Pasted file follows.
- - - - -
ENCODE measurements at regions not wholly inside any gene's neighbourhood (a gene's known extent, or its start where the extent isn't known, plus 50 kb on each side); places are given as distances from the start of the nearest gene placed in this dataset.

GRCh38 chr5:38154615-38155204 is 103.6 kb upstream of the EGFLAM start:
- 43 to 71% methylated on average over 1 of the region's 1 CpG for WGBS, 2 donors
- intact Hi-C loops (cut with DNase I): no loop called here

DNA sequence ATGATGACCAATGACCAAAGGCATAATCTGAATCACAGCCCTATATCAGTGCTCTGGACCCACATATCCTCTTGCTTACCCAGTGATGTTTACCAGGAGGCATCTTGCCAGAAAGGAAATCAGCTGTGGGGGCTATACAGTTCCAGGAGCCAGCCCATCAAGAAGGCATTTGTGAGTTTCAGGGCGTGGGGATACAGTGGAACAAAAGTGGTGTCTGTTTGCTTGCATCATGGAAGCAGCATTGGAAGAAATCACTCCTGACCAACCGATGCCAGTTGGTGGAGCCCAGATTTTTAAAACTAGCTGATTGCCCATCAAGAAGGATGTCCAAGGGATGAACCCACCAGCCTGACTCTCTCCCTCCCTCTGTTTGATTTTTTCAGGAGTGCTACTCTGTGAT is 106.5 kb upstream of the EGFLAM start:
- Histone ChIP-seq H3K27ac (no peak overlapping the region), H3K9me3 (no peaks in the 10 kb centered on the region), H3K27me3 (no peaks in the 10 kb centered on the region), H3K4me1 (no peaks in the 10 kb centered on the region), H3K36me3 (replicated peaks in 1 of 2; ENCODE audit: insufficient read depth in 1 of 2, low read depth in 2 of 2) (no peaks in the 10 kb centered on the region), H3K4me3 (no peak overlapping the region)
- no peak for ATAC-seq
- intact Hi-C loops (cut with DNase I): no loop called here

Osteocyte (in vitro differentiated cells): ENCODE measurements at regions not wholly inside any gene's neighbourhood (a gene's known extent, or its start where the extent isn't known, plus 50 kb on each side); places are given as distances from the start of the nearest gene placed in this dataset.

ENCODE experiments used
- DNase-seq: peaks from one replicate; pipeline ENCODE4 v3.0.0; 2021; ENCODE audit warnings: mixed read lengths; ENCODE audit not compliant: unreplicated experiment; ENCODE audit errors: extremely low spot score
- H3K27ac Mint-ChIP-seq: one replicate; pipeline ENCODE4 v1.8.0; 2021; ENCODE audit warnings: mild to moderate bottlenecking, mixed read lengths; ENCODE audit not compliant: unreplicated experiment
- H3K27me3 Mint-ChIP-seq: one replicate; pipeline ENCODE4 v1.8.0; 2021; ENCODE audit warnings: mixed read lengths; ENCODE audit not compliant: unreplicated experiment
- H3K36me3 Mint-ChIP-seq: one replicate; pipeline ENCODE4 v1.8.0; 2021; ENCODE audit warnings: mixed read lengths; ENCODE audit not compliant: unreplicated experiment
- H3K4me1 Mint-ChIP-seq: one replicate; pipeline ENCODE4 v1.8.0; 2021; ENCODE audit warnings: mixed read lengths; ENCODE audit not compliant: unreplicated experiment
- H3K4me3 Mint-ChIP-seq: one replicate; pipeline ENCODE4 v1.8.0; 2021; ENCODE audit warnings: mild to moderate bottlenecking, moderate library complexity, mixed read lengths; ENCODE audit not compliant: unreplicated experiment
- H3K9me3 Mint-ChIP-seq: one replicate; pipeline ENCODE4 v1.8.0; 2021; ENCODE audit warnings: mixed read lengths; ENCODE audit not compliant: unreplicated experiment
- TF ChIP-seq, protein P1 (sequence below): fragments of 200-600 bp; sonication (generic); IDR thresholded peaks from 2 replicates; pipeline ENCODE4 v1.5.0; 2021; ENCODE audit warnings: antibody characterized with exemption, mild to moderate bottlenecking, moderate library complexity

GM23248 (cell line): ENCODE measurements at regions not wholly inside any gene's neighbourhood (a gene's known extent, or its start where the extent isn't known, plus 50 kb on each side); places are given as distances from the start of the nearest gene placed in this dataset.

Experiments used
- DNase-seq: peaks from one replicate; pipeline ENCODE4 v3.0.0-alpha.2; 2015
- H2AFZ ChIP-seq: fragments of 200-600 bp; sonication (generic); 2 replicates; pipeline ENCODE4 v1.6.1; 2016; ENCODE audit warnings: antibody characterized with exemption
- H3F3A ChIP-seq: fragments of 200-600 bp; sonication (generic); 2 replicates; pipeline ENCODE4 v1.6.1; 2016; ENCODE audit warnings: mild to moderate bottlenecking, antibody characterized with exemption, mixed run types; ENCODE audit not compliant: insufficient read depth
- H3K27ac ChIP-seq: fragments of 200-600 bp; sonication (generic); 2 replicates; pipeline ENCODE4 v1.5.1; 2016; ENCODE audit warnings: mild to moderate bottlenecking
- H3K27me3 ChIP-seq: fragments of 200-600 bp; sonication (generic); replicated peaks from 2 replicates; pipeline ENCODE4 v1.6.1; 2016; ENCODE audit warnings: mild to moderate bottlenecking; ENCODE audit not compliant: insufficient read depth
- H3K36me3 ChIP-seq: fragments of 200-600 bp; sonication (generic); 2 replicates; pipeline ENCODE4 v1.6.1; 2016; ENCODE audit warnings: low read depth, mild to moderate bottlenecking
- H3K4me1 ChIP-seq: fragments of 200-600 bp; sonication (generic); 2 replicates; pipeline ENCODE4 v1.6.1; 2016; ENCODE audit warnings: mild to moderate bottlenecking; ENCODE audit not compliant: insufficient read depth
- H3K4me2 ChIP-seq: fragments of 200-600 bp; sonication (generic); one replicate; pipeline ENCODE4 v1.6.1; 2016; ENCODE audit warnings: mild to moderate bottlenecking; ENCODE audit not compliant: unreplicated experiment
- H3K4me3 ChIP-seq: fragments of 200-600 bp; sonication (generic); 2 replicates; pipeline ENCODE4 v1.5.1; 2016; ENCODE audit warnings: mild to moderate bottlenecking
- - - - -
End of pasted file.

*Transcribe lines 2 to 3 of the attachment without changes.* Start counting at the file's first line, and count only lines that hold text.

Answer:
GRCh38 chr5:38154615-38155204 is 103.6 kb upstream of the EGFLAM start:
- 43 to 71% methylated on average over 1 of the region's 1 CpG for WGBS, 2 donors